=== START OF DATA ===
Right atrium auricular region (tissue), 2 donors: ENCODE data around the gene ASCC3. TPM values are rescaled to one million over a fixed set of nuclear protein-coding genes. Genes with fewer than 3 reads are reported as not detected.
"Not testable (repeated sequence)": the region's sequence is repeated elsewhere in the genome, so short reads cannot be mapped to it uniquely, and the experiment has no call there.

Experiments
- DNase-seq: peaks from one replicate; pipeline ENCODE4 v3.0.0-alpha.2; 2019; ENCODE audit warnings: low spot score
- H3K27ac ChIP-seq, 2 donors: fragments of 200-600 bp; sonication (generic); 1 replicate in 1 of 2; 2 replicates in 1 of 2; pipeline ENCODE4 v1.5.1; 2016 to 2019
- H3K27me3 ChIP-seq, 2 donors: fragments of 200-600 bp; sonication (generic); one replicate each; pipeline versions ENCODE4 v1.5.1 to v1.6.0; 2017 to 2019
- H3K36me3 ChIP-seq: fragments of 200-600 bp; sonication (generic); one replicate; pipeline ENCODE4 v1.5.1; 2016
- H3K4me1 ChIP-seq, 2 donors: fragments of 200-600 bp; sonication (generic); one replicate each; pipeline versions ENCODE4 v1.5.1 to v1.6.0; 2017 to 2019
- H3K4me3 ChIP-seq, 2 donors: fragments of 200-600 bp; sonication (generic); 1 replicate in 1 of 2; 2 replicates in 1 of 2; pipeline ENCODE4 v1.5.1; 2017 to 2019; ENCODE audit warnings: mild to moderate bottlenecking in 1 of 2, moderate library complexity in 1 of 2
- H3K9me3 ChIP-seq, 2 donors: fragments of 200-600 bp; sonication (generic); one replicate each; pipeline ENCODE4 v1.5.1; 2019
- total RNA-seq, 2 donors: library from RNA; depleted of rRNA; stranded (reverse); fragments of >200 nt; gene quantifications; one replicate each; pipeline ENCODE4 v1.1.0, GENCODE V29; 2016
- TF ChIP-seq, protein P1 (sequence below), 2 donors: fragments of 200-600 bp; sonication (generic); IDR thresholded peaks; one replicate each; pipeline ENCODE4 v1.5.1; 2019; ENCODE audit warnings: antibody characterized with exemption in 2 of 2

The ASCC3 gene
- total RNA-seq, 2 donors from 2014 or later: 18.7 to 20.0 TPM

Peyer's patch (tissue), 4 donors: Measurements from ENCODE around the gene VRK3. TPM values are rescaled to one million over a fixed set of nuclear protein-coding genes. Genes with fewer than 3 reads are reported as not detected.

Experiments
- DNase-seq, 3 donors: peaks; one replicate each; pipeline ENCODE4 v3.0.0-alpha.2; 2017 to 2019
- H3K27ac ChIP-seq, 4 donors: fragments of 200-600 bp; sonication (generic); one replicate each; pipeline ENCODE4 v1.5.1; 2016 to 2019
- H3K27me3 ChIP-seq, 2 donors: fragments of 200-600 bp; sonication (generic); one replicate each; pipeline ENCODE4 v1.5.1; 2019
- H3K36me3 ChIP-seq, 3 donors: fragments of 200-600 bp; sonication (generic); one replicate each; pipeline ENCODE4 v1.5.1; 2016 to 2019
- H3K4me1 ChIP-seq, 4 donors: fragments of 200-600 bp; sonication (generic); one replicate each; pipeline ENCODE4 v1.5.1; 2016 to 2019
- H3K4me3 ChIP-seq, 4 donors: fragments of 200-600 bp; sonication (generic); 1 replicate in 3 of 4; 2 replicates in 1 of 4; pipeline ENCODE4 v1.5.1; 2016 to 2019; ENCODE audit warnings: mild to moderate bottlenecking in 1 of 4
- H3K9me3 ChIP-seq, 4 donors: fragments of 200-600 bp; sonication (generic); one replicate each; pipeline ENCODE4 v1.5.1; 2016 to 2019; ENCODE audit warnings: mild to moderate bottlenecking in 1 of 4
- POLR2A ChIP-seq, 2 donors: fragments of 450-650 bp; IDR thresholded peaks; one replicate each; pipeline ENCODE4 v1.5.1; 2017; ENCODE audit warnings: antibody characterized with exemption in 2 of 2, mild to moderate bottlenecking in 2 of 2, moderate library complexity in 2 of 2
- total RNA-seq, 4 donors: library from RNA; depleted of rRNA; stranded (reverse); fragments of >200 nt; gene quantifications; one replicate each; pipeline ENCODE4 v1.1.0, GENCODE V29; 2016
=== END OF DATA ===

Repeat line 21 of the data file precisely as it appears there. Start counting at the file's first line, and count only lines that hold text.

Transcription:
- H3K4me1 ChIP-seq, 4 donors: fragments of 200-600 bp; sonication (generic); one replicate each; pipeline ENCODE4 v1.5.1; 2016 to 2019